This bill entitles any employee who is discharged, discriminated, or retaliated against in violation of this provision to reinstatement and reimbursement for lost wages and work benefits, and authorizes the employee to file a complaint with the DLSE within one year of the alleged violation.
Adds § 230.5 to the Labor Code.
Approved by the Governor October 11, 2013. Chapter 756 of the Statutes of 2013.
Employment: Sexual HarassmentSB 292 Corbett
As discussed in detail in our CalPecs blog, here, this bill clarifies the definition of harassment because of sex in the Fair Employment and Housing Act to specify that sexually harassing conduct need not be motivated by sexual desire.
Amends § 12940 of the Government Code.
Approved by the Governor August 12, 2013. Chapter 88 of the Statutes of 2013.
Employee Wage Withholdings: Failure to Remit to AgencySB 390 Wright
Under existing law, it is a crime punishable by jail or a fine of up to $1,000 for an employer to willfully or with intent to defraud fail to make agreed-upon payments to health and welfare funds, pension funds, or various benefit plans. This bill additionally makes it a crime for an employer to willfully or with intent to defraud fail to remit to the appropriate agency withholdings from an employee's wages that were made pursuant to state, local, or federal law.
Amends § 227 of the Labor Code.
Approved by the Governor October 10, 2013. Chapter 718 of the Statutes of 2013.
Employment Protections: Victims of Domestic Violence, Sexual Assault, or StalkingSB 400 Jackson
Existing law prohibits employers from taking adverse employment action against victims of domestic violence and sexual assault who take time off from work to attend to related issues. This bill extends the same protections to victims of stalking. The bill requires the employer to engage in the interactive process and provide reasonable accommodations—absent undue hardship—for a victim of domestic violence, sexual assault, or stalking who requests an accommodation for his or her safety while at work, who has disclosed his or her status as a victim. The employer may require certification of the employee's continued victim status for the reasonable accommodation.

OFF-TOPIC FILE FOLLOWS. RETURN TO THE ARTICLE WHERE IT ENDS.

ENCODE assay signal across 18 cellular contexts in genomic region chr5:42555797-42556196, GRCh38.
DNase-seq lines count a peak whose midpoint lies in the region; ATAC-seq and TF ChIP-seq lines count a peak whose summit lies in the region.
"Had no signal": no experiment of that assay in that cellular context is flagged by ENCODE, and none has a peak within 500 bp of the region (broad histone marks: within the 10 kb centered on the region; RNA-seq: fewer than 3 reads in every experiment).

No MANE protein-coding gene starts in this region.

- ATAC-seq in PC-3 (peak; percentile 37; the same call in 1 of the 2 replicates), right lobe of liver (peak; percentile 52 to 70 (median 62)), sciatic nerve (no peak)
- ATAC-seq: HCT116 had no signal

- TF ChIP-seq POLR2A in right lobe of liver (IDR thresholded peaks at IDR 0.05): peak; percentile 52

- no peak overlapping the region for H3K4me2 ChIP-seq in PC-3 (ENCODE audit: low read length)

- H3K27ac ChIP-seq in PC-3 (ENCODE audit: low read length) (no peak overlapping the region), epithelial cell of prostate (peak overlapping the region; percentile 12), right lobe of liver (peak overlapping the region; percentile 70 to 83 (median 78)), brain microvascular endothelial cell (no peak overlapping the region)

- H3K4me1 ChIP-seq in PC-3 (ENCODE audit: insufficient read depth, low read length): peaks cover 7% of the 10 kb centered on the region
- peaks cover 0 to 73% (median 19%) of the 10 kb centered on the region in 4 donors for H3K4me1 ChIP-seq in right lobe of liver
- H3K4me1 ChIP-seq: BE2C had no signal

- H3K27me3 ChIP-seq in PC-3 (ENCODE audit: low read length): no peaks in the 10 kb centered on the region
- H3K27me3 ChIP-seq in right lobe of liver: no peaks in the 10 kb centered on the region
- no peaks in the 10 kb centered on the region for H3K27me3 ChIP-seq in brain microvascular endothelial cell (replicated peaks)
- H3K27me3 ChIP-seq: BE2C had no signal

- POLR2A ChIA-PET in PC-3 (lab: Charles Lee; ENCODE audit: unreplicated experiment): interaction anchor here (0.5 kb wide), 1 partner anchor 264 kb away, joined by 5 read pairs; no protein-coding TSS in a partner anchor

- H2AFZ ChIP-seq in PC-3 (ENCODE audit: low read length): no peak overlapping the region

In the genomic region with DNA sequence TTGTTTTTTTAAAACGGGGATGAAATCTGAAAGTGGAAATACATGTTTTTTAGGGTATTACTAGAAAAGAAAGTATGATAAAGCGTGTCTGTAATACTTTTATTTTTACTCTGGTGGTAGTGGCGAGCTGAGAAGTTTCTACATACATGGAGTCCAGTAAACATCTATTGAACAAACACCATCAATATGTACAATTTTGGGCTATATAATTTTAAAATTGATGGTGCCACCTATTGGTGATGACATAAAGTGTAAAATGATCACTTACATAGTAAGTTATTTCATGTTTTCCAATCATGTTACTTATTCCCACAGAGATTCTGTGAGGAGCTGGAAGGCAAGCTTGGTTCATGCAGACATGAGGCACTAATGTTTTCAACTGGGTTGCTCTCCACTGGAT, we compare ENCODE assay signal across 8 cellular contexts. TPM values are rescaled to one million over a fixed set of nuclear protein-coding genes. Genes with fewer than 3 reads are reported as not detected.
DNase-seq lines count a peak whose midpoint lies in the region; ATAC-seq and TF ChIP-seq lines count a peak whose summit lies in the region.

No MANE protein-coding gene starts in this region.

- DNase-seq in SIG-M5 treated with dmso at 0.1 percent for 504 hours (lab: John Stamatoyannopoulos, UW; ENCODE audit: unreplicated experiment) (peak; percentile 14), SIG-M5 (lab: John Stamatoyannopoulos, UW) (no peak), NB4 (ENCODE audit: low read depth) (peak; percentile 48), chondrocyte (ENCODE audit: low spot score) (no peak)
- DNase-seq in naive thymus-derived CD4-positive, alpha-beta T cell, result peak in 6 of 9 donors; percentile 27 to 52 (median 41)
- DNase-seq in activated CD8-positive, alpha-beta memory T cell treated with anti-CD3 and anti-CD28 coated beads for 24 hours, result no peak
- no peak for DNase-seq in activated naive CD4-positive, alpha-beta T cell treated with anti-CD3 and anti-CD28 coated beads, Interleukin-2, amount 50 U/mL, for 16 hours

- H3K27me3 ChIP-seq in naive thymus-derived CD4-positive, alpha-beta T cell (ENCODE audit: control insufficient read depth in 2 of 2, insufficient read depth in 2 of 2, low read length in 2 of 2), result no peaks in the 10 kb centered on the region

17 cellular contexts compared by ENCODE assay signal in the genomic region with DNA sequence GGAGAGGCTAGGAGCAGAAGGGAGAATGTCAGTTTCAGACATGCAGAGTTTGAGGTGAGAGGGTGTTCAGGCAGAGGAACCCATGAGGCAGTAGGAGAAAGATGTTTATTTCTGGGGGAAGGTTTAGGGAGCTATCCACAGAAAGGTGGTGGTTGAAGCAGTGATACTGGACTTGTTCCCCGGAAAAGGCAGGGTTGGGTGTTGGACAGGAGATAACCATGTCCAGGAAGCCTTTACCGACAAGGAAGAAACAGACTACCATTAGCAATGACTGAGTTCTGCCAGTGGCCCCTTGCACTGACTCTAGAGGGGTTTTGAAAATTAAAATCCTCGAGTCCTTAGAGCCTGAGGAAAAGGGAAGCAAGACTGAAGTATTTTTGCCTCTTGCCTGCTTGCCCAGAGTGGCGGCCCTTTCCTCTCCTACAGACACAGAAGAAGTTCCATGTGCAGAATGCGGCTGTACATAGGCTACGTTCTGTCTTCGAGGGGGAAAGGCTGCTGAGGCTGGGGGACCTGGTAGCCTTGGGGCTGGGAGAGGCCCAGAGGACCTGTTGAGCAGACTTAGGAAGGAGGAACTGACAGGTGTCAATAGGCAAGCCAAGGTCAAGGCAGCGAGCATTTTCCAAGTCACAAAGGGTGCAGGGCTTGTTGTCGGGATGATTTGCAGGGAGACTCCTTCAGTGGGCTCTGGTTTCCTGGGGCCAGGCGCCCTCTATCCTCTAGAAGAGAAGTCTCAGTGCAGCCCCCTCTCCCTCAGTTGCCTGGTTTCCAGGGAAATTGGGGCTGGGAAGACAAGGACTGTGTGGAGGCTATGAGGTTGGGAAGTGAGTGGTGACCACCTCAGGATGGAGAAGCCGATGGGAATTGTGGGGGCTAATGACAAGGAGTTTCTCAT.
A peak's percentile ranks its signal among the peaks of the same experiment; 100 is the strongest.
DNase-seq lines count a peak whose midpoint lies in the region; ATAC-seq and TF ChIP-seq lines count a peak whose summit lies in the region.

This bill also entitles any employee who is discharged, discriminated, or retaliated against in violation of this provision to reinstatement and reimbursement for lost wages and work benefits.
Amends §§ 230 and 230.1 of the Labor Code.
Approved by the Governor October 11, 2013. Chapter 759 of the Statutes of 2013.
Meal and Rest Periods: "Recovery Periods"SB 435 Padilla
This bill expands prohibitions on work during meal and rest periods, and the one hour of premium pay for failure to provide a period, to also include "recovery periods," defined as a cooling-down period afforded an employee to prevent heat illness.
Amends § 226.7 of the Labor Code.
Approved by the Governor October 10, 2013. Chapter 719 of the Statutes of 2013.
Unpaid Wage Actions: Employer Recovery of Defense CostsSB 462 Monning
As discussed in detail in our CalPecs blog, here, this bill provides that a prevailing employer can recover its defense costs in defending an employee's claim for unpaid wages only if the employer proves to the court that the employee brought the action "in bad faith," which will probably mean something like "the claim was brought with knowledge that it was baseless or with intent to harm the employer." The amendment was prompted by a 2012 California Supreme Court ruling holding that a prevailing employer in a meal-rest penalties case could not recover attorneys' fees because such penalties are not "wages" and the Labor Code statutes permit fee recovery only in actions involving wages. Kirby v. Immoos Fire Protection, 53 Cal. 4th 1244 (2012).
Amends § 218.5 of the Labor Code.
Approved by the Governor August 26, 2013. Chapter 142 of the Statutes of 2013.
Criminal Offenders: RehabilitationSB 530 Wright
Existing law prohibits an employer from asking an applicant for employment to disclose information concerning an arrest or detention that did not result in conviction, or information concerning a referral to, and participation in, any pretrial or post trial diversion program.
This bill additionally prohibits an employer from asking an applicant to disclose, or from utilizing as a factor in determining any condition of employment, information concerning a conviction that has been judicially dismissed or ordered sealed. This bill creates exceptions to these prohibitions if: (1) the employer is required by law to obtain information regarding conviction of an applicant; (2) the applicant would be required to possess or use a firearm in the course of his or her employment; (3) an individual who has been convicted of a crime is prohibited by law from holding the position sought by the applicant, regardless of whether that conviction has been expunged, judicially ordered sealed, statutorily eradicated, or judicially dismissed following probation; and (4) the employer is prohibited by law from hiring an applicant who has been convicted of a crime.
Amends § 432.7 of the Labor Code, and adds § 4852.22 to the Penal Code.
Approved by the Governor October 10, 2013. Chapter 721 of the Statutes of 2013.
Employment: Various Changes Including Retaliation Based on Immigration/Citizenship StatusSB 666 Steinberg
This bill makes various changes to the Business and Professions Code and Labor Code, including the following: